3. Have your digital business assets in order

Before January you will need to make sure your website has all the answers to the questions a buyer is likely to ask.  

Just as importantly, you need activity on your social media. More recently the bigger stores have employed social media experts to look around for the brands that have the most interest and followers, then they contact them for more details. Why do they do this? Because your activity and followers give them a good indication of how well your brand will sell.

If your social media is looking a bit lacklustre start building it right now! Ask friends and family to follow your accounts and interact with your posts. Also start following relevant influencers, sales outlets where you want to be stocked, and, if possible, the buyers themselves. Start to create a buzz around your product and connect with people you’d like to work with.


4. Have beautiful sample boxes ready

I have known many brands that have just sent a case of their product to a buyer hoping that somehow a lot of product will magically make the buyer interested. However, this is not a good approach. Buyers tell me they really dislike this. Most of them have small offices and the last thing they want is to fill them with hundreds of free products.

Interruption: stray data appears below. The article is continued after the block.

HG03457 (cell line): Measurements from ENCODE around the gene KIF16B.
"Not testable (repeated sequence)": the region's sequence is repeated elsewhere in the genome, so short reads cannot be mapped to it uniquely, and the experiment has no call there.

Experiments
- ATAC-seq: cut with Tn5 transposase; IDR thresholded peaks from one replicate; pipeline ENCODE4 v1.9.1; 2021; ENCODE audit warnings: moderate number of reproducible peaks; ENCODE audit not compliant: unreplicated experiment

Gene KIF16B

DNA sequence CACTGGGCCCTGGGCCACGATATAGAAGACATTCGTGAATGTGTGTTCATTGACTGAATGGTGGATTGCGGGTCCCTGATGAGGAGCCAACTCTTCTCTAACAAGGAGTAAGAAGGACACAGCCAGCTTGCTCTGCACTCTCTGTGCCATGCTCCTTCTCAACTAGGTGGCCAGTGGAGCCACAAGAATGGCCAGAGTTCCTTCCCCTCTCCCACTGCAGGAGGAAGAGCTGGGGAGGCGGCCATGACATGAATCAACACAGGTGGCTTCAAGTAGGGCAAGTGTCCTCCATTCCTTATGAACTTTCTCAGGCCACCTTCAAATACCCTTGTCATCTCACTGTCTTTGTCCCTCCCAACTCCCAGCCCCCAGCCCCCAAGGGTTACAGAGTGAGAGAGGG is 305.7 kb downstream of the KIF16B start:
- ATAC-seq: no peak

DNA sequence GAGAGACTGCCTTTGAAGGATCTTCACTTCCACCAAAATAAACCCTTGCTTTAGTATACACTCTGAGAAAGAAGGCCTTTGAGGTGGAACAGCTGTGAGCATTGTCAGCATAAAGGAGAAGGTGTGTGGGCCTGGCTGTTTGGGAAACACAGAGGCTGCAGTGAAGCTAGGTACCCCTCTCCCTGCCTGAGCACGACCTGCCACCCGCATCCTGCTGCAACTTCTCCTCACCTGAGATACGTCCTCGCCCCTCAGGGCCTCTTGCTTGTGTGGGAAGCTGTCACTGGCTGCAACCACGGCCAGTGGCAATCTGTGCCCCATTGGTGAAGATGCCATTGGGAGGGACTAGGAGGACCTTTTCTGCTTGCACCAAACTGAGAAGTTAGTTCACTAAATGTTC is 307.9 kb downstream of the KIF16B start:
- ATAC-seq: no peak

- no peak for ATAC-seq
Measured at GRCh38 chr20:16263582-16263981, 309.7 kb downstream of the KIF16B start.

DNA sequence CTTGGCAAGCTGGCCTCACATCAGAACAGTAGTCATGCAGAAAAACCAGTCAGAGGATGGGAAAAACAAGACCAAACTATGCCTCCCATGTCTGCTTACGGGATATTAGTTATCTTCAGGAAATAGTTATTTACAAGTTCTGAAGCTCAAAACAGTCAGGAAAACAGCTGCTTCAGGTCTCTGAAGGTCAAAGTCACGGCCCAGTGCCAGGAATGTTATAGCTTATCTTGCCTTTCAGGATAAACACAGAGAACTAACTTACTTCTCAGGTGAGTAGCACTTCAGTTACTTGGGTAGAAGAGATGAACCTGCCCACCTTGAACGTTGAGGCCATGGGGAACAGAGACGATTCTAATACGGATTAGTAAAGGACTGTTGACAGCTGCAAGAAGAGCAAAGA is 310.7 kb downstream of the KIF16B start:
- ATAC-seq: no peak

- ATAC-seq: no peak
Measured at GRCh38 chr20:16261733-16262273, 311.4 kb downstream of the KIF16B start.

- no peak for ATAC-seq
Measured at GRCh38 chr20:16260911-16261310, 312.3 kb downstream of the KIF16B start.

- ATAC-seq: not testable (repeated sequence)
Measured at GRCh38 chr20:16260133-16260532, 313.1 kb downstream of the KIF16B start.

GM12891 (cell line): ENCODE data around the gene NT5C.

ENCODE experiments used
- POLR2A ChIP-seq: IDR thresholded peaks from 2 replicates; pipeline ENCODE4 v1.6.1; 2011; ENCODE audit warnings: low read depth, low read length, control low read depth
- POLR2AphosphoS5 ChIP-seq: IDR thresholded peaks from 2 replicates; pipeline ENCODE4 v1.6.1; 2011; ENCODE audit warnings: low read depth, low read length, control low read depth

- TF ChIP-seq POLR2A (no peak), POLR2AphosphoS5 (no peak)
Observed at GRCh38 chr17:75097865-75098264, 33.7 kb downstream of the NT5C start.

A lot of brands also forget that buyers are consumers too. And just like any consumer, the first impression is the most important impression. We suggest to our clients that they create sample boxes that make their brand look like a beautifully presented gift. The box should look great and have your branding and information on it. 

A few years ago, we put together some Christmas hampers made up of all the brands we were working with. The response was incredible! One buyer rang and thanked us, but said he was sorry, he wasn’t allowed gifts. He was very surprised when he realised they were samples, as they were presented much more like a gift than a ‘freebie’.

The best response was from the buyer at Whole Foods, who said: "Thank you for sharing with us your innovation, highly appreciated, some other people I would expect this from are not doing half what you did! Thanks." Needless to say, we got the listings we wanted with that buyer.

So, the takeaway is: put some time, effort and resource into creating sample boxes that will grab the buyers’ attention.


5. Start by focusing on quality

Many small businesses with a new brand want to go straight to the multiples, looking for instant volume. But that is a mistake. You need to cut your teeth on the smaller ‘premium’ retailers and build the brand.

Consumers in the likes of Whole Foods and Planet Organic are prepared to take the time to look for, and understand, new brands. Whereas the typical Tesco shopper is in there to grab the weekly shopping and get out.

Unfortunately, I have seen a lot of brands going into one of the big retailers on a trial and then after a few months they have been delisted. Once delisted by a larger retailer, none of the premium retailers are interested and so it’s the end of the road.